Many patients who suffer from chronic pain, particularly in cases involving the lower back, do so because they have developed a condition I label “Bracing Deficiency”, in which the body’s network of bracing muscles no longer provides the underlying stability to move in the ways in which we’ve grown accustomed.
From early childhood into adulthood, body stability and coordination develop in a virtuous partnership; the uncoordinated child slowly becomes the stable, coordinated adult.
However, after an injury or sedentary period leads to the loss of strength and endurance in our bracing muscles [which, maddeningly, atrophy quicker than the action muscles that move us], we don’t go back to being uncoordinated to match our loss of stability. The coordination is still there, but its partner, bracing stability, has quietly left the building, leaving us in a state in which we move with the defined neuromuscular patterns developed over a lifetime, without the underlying bracing stability to safely do so.
The more pronounced the Bracing Deficiency, the more likely an immediate return to exercise will cause injury. Many of my pain patients come to me believing in a cycle of recovery in which they receive treatment for their pain then simply return to their routine. They remember a time when they were fit and feeling great, being “normal,” doing their thing. It’s all good, they insist. “I won’t be the person who goes back to the gym then two weeks later has to quit because I’ve re-injured myself.”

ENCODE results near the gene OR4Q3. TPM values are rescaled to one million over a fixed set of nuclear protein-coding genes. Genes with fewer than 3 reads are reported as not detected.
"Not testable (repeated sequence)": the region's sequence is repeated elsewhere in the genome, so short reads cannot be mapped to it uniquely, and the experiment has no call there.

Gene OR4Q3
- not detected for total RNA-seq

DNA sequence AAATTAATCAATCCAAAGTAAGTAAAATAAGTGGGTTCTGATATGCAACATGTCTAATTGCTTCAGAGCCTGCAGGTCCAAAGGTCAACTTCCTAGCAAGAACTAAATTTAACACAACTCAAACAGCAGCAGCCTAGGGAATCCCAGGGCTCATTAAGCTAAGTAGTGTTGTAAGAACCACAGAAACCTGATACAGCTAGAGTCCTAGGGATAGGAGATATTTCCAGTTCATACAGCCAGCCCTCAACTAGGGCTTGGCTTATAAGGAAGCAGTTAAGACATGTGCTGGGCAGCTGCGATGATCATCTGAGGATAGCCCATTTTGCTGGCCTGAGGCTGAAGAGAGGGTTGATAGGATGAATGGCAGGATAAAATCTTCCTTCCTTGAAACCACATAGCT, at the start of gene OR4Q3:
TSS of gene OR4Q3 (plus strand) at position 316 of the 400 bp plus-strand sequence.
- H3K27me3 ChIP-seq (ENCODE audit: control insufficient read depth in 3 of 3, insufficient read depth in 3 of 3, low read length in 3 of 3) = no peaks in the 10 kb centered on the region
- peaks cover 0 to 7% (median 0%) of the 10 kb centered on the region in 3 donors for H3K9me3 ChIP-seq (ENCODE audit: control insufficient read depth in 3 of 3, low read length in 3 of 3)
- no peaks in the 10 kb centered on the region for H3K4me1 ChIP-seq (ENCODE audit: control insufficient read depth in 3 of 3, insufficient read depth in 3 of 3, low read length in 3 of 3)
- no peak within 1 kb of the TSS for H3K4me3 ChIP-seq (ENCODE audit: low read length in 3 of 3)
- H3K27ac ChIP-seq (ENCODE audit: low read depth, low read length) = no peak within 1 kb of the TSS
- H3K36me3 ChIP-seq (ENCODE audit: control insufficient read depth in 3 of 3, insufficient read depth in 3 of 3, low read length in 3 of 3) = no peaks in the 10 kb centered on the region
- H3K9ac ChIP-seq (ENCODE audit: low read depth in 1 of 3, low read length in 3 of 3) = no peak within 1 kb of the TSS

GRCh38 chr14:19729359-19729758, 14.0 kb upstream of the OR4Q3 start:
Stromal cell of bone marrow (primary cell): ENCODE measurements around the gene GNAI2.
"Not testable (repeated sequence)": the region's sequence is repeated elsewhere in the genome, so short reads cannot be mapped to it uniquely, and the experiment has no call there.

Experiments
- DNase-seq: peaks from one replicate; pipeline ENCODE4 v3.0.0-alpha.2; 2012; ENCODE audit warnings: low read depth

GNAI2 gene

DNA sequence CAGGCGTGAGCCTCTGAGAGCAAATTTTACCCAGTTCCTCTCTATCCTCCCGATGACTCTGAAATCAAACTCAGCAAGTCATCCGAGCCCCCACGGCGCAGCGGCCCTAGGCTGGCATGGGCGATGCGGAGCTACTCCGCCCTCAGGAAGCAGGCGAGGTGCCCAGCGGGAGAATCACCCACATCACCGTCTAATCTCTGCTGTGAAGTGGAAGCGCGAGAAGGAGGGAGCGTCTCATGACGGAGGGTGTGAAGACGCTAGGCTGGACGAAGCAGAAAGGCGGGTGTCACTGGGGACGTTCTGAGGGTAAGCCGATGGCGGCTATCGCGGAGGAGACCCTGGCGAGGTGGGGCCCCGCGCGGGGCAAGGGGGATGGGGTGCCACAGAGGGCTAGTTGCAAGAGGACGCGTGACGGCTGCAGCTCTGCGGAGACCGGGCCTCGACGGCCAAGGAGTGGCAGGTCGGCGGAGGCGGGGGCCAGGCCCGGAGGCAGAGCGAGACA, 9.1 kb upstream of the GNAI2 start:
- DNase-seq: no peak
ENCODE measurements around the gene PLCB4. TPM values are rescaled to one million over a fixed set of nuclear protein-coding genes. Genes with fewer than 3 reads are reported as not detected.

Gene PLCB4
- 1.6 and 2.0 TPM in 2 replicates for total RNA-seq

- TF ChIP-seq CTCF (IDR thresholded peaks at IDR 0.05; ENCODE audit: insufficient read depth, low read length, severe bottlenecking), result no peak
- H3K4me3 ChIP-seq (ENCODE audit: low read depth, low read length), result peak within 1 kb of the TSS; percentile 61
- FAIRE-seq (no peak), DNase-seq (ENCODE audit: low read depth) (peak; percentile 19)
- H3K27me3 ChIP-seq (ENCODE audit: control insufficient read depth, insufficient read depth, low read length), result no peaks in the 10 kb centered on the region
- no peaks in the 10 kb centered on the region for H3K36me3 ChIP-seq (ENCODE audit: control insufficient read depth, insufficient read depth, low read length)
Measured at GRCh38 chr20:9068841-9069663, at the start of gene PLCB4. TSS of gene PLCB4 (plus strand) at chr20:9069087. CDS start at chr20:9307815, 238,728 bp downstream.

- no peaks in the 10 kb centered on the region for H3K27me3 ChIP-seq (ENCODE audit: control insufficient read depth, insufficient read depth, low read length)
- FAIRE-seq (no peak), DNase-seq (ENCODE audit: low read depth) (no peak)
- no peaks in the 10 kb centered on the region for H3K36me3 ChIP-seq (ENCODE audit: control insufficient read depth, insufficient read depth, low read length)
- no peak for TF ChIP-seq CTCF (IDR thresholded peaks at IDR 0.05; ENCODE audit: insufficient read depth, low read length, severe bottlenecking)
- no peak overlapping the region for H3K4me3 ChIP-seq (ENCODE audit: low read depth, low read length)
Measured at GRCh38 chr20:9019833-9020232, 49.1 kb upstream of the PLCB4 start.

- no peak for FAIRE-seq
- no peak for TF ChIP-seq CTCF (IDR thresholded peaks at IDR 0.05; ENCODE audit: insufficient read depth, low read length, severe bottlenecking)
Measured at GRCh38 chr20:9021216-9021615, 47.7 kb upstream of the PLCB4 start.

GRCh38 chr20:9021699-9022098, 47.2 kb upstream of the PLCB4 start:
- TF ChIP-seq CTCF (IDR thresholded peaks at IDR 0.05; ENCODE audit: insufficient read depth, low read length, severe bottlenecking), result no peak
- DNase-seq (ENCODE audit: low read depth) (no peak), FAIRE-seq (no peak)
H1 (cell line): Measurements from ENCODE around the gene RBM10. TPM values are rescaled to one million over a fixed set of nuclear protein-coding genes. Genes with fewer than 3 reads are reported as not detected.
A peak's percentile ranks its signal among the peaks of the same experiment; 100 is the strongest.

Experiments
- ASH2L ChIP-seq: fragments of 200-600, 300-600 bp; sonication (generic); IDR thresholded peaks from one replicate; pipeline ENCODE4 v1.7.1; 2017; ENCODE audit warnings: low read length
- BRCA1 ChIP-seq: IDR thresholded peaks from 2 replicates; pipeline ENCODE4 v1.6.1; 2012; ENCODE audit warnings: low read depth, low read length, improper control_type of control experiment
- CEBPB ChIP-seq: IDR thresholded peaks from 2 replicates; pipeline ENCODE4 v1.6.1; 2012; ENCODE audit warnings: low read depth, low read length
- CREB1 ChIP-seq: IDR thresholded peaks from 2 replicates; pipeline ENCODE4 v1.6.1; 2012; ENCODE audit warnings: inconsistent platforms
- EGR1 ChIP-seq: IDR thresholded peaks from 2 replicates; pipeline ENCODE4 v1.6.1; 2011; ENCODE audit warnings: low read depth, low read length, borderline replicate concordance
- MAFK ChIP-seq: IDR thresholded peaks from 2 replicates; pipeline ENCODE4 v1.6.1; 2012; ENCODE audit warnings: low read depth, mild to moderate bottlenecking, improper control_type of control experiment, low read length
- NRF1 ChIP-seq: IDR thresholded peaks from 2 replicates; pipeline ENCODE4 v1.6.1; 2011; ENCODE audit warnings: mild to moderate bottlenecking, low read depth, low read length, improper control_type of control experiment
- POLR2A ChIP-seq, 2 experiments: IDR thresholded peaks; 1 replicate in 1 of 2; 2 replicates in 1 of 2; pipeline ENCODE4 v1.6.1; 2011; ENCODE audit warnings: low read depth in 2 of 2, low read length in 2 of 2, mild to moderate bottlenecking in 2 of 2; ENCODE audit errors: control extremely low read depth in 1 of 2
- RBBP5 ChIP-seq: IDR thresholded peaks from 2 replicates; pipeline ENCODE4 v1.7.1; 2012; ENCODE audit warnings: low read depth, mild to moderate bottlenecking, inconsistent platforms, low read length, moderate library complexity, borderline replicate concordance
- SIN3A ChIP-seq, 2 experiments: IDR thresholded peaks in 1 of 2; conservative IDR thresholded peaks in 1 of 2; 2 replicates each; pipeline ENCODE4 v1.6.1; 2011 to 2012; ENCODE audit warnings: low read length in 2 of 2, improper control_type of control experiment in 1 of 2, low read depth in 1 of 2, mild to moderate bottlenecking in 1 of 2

Then they have to suffer through my nagging reminders about the importance of bracing muscle strength and its impact on stability, a message which doesn’t keep pace with their vision of a seamless return to peak form. I concede that if they break an arm and have to go in a cast for six weeks then, sure, once the cast comes off they can get back to normal activities. But a quick recovery of this type isn’t in the works for areas of the body which require bracing/stabilization, which include the lower back, hips, feet, ankles, shoulders and neck.
A recovery from chronic trouble in these areas must begin with weeks to months of bracing muscle exercises to shore up the Bracing Deficiency to the point where your stability and movement patterns are more in line.
In this Bracing Series, we introduce exercises to strengthen select bracing muscles to ensure body stability as you move. While the exercises may strike you as basic–even trivial if you were expecting to sweat–they are essential to a full recovery without re-injury.
As demonstrated in the accompanying video, this fourth exercise strengthens a muscle in the calf called the soleus, which stabilizes the ankle and, to a lesser extent, the knee.
When performing this exercise, the key is to keep the knee bent, as a much stronger muscle in the calf [the gastrocnemius] will take over if you allow your leg to straighten.
Hold the raised position for twenty to thirty seconds on each leg. You multi-taskers can even do these while brushing your teeth if you like.